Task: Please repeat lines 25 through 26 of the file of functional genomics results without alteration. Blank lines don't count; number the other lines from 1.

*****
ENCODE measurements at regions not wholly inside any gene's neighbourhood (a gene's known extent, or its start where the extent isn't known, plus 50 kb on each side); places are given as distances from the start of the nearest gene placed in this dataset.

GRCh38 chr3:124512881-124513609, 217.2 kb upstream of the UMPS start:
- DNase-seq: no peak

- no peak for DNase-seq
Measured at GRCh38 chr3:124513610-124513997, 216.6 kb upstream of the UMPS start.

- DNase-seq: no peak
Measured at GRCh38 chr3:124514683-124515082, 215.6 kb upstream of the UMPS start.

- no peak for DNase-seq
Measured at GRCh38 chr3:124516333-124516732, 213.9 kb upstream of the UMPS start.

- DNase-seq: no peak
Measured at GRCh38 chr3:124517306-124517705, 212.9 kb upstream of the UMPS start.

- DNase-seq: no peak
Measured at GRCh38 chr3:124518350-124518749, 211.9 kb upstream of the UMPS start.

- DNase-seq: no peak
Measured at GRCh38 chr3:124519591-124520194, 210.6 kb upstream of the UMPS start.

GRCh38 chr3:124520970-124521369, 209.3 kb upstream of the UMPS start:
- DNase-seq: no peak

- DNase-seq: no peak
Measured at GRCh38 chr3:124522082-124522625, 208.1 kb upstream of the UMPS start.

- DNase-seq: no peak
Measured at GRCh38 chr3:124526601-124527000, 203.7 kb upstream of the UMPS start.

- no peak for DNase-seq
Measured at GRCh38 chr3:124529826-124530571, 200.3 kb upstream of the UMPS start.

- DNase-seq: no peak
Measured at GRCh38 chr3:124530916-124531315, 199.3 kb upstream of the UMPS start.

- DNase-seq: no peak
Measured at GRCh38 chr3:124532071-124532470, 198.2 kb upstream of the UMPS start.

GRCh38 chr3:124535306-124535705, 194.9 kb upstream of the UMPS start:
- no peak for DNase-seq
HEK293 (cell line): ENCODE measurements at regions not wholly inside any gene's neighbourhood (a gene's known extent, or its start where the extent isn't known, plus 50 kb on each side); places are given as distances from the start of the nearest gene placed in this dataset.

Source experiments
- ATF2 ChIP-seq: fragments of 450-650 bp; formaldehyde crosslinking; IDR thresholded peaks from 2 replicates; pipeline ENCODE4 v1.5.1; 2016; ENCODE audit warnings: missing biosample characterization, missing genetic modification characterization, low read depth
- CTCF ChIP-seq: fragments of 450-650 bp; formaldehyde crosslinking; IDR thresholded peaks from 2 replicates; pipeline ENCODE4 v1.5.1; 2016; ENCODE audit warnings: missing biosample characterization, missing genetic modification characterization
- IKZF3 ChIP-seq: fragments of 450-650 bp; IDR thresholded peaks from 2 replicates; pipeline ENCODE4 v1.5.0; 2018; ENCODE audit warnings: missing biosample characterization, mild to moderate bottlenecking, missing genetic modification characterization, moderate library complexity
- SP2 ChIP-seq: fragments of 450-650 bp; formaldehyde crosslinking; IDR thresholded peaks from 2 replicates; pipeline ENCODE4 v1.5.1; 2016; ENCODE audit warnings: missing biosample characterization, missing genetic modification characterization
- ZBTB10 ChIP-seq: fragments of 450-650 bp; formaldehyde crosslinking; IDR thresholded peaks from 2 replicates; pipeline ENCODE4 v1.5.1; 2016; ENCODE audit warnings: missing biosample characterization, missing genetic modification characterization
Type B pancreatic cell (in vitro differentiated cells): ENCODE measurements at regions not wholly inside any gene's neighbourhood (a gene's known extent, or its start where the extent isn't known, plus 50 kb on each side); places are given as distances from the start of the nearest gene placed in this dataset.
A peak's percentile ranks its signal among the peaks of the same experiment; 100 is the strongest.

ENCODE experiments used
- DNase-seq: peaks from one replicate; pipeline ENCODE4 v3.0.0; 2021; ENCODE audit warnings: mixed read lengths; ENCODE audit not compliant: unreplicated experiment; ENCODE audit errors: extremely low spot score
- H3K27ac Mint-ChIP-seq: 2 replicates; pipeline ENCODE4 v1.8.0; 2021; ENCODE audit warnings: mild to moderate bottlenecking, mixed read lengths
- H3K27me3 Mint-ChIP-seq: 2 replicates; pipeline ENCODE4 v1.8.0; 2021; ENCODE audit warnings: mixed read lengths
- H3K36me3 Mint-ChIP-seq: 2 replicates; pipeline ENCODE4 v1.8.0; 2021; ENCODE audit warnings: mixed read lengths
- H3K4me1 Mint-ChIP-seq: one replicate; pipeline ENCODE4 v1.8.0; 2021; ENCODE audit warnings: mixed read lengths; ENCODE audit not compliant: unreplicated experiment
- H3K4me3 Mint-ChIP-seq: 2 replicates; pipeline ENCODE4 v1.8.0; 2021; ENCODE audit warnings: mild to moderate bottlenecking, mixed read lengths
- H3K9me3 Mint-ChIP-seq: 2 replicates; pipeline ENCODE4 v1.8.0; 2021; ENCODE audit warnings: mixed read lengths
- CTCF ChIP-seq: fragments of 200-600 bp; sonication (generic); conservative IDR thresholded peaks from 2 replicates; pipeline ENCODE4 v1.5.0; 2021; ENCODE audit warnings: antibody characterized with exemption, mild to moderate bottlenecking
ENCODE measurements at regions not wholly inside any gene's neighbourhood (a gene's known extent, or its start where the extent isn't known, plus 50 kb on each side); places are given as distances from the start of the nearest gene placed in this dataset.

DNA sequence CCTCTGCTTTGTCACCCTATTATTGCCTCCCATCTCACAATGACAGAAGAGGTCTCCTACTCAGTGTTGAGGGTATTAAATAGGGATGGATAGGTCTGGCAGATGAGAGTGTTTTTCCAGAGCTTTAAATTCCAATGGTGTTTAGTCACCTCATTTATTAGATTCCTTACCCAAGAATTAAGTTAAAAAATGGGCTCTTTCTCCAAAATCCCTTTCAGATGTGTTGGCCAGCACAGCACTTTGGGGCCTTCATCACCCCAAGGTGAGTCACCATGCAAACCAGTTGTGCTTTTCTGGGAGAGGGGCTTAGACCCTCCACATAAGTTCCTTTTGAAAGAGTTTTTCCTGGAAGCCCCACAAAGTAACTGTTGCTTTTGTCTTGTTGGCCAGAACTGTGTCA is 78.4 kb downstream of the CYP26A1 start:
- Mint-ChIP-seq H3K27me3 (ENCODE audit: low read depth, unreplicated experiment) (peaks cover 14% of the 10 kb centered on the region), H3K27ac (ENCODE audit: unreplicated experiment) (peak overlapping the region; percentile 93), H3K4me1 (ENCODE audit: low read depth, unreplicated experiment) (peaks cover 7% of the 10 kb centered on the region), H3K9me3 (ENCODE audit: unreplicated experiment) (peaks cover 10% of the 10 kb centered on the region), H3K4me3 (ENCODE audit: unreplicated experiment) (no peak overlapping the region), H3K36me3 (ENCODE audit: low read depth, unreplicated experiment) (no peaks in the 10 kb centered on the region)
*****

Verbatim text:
Measured at GRCh38 chr3:124530916-124531315, 199.3 kb upstream of the UMPS start.

- DNase-seq: no peak